Proponents of this no-change approach have hardly been prolific writers or speakers about the fundamentals underlying their ideas, but the evidence at hand indicates that their views draw on four main theses:

* The end of the Cold War has not reduced the level of international threat. New dangers have replaced the old ones.

* The collapse of the Soviet-American superpower bipolarity has made the world a more unstable and complex place.

* Only the United States has the power to solve the problems of the world.

* The United States has a unique moral responsibility to protect humanitarian values.

These assumptions freeze U.S. foreign policy in a Cold War time warp. If they are accepted and followed, the United States will remain the world's policeman, military spending will remain high, the peace dividend will be meager, and U.S. diplomacy will too readily reach for military solutions.

Others will ask whether there are not alternative options. So far press and academic commentators, while acknowledging the need for review, have been slow to make the case for a substantively new strategic doctrine. Too many members of the foreign-policy elite have been concerned, in the words of Foreign Policy editor Charles William Maynes, to find "a new rationale for its continued relevance in high policy circles," rather than seeing that the time has come for a fresh intellectual start. Mainstream opinion has coalesced around the view of James Hoge, the editor of Foreign Affairs, that the world remains an "unsettling" and "dangerous" place. Luminaries of the Bush foreign-policy team, including Eagleburger and Bush's national security adviser, Brent Scowcroft, are banding together to advocate maintaining the Cold War establishment. The search for alternatives will therefore have to begin with a critical examination of the claims of the neo-Cold War orthodoxy.

A Discretionary Jungle

The first thesis asserts that despite the cessation of the Soviet threat, the United States still faces a hostile world. CIA Director James Woolsey has won the accolade of a cartoon in The Economist for his vivid image of the world as a "jungle filled with a bewildering variety of poisonous snakes." In the same vein Chester A. Crocker, a former assistant secretary of state, has written that "historic changes since 1989 have profoundly destabilized the previously existing order without replacing it with any recognizable or legitimate system. New vacuums are setting off new conflicts. Old problems are being solved, begetting new ones."

Before going on to look at these new problems, recall the ultimate threat that hung over the United States every day of the Cold War: total national annihilation through the doctrine of "mutual assured destruction." Now that this threat is, in the words of Senators Sam Nunn and Richard Lugar, "at an all time low," it requires a major effort of imagination to recollect that twenty-four months ago nuclear submarines roamed the ocean depths, strategic bombers were on twenty-four-hour-alert active duty, and hardened silos were on active maintenance, all to prevent the destruction of the United States in a thermonuclear holocaust.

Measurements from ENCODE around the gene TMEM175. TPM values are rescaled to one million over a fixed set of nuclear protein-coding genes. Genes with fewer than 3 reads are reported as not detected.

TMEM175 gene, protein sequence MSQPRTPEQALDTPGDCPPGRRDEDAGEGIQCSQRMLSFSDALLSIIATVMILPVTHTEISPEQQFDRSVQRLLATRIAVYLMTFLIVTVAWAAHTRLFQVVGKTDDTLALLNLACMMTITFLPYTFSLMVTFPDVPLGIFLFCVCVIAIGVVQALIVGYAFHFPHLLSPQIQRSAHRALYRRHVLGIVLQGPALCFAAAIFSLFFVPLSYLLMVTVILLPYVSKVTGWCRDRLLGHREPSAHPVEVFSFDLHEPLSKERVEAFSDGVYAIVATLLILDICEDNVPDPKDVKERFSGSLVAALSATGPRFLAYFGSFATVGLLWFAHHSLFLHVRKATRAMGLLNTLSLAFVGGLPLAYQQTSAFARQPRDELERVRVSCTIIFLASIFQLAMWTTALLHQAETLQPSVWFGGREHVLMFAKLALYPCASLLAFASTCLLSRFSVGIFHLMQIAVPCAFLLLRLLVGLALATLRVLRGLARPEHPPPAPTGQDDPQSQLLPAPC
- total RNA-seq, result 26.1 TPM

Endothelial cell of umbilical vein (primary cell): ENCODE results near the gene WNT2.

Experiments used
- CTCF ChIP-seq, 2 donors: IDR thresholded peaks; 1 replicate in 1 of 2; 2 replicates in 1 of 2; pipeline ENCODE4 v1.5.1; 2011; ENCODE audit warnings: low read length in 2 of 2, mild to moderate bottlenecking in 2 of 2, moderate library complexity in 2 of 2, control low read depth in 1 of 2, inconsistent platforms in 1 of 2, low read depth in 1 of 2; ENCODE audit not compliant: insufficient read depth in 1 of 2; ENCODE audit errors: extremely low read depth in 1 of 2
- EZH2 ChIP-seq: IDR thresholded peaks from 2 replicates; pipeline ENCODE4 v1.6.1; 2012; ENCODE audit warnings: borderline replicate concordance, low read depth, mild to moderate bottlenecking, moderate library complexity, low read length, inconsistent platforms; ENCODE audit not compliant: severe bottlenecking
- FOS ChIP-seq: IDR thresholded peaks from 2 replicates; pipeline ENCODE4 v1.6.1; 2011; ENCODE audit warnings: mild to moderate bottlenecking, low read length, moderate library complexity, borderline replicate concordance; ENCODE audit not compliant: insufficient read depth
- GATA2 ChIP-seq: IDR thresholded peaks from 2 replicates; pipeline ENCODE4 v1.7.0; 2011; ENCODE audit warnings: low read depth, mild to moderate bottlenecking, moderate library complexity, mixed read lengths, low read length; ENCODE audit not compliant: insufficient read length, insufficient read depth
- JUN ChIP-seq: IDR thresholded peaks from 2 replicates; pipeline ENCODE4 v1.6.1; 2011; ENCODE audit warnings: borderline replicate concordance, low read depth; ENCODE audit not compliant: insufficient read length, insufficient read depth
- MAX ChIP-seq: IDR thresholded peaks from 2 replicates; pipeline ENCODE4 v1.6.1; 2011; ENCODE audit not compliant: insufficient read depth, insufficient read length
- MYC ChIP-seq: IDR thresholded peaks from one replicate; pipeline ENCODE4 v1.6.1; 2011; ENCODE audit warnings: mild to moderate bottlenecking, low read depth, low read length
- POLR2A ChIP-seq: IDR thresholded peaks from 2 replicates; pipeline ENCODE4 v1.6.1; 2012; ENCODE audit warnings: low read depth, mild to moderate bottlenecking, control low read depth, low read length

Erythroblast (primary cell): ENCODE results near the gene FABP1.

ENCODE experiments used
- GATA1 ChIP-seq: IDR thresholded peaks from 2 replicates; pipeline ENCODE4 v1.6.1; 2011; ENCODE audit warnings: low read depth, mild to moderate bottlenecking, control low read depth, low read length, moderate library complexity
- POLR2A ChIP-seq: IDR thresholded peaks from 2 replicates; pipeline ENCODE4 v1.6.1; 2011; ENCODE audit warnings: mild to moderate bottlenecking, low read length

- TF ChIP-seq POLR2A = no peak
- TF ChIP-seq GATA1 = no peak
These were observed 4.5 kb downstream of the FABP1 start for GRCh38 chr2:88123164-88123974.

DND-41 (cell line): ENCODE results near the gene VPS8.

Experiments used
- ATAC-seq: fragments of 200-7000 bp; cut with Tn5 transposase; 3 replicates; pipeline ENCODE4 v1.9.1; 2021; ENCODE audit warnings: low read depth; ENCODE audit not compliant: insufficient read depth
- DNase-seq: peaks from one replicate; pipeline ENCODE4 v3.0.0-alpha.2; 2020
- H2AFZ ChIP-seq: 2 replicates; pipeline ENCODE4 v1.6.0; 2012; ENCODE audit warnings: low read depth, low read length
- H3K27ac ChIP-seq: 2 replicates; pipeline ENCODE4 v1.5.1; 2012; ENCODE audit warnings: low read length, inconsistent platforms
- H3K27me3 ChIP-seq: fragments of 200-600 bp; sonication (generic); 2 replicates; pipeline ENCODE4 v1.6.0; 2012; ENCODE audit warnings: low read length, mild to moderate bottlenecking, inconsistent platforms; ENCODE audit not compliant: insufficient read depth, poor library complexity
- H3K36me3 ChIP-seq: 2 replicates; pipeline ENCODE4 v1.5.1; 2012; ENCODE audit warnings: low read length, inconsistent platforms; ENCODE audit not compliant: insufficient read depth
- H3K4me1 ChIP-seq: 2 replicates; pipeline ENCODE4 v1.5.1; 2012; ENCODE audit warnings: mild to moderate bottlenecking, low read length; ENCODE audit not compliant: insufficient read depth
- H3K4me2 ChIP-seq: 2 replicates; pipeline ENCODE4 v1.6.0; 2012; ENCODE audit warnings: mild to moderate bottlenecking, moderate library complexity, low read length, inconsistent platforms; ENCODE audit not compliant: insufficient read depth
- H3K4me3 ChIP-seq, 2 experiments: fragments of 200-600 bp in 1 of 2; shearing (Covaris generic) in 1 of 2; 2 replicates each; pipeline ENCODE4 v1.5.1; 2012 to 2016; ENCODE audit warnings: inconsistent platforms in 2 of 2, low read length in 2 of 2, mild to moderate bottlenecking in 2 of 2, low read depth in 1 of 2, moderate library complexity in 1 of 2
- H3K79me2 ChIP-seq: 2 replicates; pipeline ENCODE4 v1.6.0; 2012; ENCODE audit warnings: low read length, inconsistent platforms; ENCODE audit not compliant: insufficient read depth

The secondary threat from the Soviet Union during the Cold War was global opposition to American interests and values. This took the form of both armed aggression and clandestine subversion. In effect the Soviets were standing on the other side of the school yard saying, "We repudiate all that America stands for. We represent a better system, a better way of organizing society. Follow us--or else." In the face of this across-the-board challenge, the Cold War arms buildup and the containment policy were an inevitable and logical reaction.

What are the new threats to which the foreign-policy establishment has been drawing our attention so urgently? Nuclear proliferation, anti-democratic movements, Islamic fundamentalism, narcotics, ethnic tumult, international terrorism: these are real problems, real dangers, and should not be underestimated.

Close analysis, however, shows that they share an interesting element: not one carries with it the immediate physical threat of annihilation of the United States which was present every second of the Cold War. There is a discretionary quality about them. A direct Soviet attack on Germany or South Korea would have activated the treaty-defined obligation of a U.S. military response. Today we can pick and choose. The "principals committee" (consisting of the President's top national-security advisers) can discuss options for weeks, while the Secretary of State can embark on a week-long tour of European capitals to seek allied support. The leisurely six months of unopposed buildup between Desert Shield (August of 1990) and Desert Storm (January of 1991) makes the point. This is not to deny the reality of the new threats; it is simply to note that they are of a different quality. Today's threats do not present a SYSTEMIC challenge to American interests. The very existence of Soviet communism was predicated on global opposition to the United States; today's world holds no such enemy. The attempts of Charles Krauthammer and other syndicated columnists to construct a new Comintern out of Iranian-inspired Islamic fundamentalism, or of the Harvard professor Samuel Huntington and other academics to detect a new source of global conflict in a form of Bismarckian Kulturkampf between "the West and the rest," collapse under the weight of their internal contradictions.